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Holiday Survival Mode

Holidays offer a number of challenges for individuals with sensory processing challenges. For me, the lights and sounds of the holidays can lead to migraines and tremors, along with a general sense of overload.

Imagine being a child without the ability to escape the sights, sounds, smells, and touches of the holidays. Blinking lights (and often too many or too bright); sirens and party sounds; smells of baking, fireplaces, and fragrances; everyone seems to wants hugs and handshakes, if not kisses. It is an overwhelming holiday.

We have two little ones with sensory processing issues and other special needs. I rarely write about them on the blog. I wanted to share that not only must we plan strategically for my special needs, but we must also plan for their needs as children.

First, tell people about the sensory challenges. Eventually, I either have to leave a party or will have a stress meltdown. Telling people that crowded, loud spaces can be a problem might let hosts know that if I step outside it isn't because I want to be rude. Honesty works better than avoidance.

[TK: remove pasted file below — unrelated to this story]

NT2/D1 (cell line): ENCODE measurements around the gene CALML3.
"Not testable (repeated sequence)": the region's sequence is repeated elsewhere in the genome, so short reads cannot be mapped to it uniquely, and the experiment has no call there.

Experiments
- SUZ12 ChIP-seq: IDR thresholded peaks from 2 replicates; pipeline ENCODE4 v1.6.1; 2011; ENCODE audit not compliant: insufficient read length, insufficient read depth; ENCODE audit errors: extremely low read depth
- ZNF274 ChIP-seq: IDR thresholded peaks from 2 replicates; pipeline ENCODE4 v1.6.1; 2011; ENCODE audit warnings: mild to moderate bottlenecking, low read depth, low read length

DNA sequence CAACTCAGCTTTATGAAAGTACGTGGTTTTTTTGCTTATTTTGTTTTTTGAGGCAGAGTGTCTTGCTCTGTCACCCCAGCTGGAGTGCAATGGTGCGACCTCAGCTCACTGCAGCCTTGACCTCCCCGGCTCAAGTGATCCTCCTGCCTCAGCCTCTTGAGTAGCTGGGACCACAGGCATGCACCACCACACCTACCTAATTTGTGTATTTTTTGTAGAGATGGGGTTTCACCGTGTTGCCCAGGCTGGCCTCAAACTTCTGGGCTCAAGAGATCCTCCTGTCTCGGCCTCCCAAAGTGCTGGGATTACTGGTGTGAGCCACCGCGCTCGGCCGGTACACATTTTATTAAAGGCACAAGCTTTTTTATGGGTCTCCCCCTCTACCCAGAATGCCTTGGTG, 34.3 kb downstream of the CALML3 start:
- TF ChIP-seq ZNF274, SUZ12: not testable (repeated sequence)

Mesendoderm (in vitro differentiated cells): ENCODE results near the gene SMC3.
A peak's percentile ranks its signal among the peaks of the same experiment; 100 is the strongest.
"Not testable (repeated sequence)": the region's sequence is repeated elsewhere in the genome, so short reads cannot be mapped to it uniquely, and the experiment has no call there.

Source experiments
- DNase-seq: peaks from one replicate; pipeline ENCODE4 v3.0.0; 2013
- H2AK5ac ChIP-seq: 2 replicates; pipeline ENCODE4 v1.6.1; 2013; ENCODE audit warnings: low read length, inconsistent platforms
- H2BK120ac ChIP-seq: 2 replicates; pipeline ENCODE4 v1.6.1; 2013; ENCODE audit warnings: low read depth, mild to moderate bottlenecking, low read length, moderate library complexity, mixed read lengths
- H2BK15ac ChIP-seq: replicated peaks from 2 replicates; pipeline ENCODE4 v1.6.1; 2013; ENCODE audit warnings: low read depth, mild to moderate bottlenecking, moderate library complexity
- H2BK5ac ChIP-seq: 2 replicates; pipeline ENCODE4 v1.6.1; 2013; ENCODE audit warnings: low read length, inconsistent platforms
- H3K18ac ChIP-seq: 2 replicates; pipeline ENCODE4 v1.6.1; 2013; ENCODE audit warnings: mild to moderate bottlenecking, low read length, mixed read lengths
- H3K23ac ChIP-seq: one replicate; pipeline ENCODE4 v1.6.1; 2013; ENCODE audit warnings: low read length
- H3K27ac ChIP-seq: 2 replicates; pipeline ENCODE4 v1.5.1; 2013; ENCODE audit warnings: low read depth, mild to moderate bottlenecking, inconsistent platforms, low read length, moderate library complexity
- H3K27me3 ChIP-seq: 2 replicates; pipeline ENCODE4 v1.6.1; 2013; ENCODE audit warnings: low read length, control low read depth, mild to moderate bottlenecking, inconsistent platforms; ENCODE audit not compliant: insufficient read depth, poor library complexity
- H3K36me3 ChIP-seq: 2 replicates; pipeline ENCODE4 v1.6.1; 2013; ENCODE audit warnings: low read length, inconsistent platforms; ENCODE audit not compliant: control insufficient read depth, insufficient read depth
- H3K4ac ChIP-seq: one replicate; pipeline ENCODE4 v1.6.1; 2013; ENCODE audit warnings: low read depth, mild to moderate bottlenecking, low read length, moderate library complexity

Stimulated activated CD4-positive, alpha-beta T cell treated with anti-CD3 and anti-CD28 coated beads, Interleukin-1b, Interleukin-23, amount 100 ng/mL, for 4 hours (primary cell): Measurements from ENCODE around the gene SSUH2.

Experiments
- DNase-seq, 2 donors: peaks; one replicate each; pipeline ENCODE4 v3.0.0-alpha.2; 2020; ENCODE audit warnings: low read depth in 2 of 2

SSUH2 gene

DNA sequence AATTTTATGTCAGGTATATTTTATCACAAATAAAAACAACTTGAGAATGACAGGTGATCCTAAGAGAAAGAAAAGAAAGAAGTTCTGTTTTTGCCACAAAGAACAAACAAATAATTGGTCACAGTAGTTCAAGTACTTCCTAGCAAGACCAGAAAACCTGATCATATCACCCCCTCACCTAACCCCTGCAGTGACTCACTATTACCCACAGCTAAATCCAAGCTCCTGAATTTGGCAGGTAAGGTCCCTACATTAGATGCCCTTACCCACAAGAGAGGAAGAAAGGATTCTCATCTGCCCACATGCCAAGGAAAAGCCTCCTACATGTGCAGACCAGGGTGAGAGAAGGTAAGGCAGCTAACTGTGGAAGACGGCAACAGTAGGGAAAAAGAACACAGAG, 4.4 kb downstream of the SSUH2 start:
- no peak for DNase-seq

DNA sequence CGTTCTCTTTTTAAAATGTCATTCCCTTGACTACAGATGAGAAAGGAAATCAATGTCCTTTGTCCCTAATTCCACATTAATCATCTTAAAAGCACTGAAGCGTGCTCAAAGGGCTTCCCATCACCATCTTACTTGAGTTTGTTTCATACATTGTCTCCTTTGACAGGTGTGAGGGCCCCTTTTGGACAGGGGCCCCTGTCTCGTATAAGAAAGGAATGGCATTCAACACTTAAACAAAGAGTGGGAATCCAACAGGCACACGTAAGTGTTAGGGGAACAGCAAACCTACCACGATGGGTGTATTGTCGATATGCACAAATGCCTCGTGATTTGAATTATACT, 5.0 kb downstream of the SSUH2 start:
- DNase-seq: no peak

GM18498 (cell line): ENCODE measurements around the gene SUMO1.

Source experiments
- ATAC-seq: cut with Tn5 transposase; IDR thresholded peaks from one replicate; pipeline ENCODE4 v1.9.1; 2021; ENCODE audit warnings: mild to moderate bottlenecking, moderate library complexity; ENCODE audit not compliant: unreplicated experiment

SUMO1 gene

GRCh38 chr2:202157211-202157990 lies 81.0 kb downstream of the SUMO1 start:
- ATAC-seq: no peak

Second, have a survival strategy for each location and event. Know where the quieter spaces are in stores, schools, houses, and so on. I know where the "dead zones" are in most stores and malls because I need them. Our children also sometimes need these quieter spaces. Curiously, one quiet space is the furniture section of Macy's in our major malls. Apparently not many people shop for new chairs and beds during the holidays. If there is a Sears, the entire store is quiet. I'm not being sarcastic, either. It's a dead zone.

Third, have comfort items on hand. For me, that's my iPhone and Solebon Solitaire. When I am stressed, I play solitaire. Our children like water-pen based "painting" books, which fit conveniently in a purse or travel bag. We use an old book bag and carry some basic items with us.

Fourth, consider ways to counter the inputs. Noise-cancelling headphones with classical music works for me, along with old-time radio shows. I use headphones with podcasts when walking. I also allow our little ones to wear sunglasses inside if they feel better with them. If wearing sunglasses make light shows more enjoyable, there's nothing wrong with that.

Fifth, teach children it is okay not to hug or kiss if they don't want to. I'd rather not hug people, either.

Many websites have longer lists of tips, and experience is the best teacher of all when you prepare a holiday survival guide.


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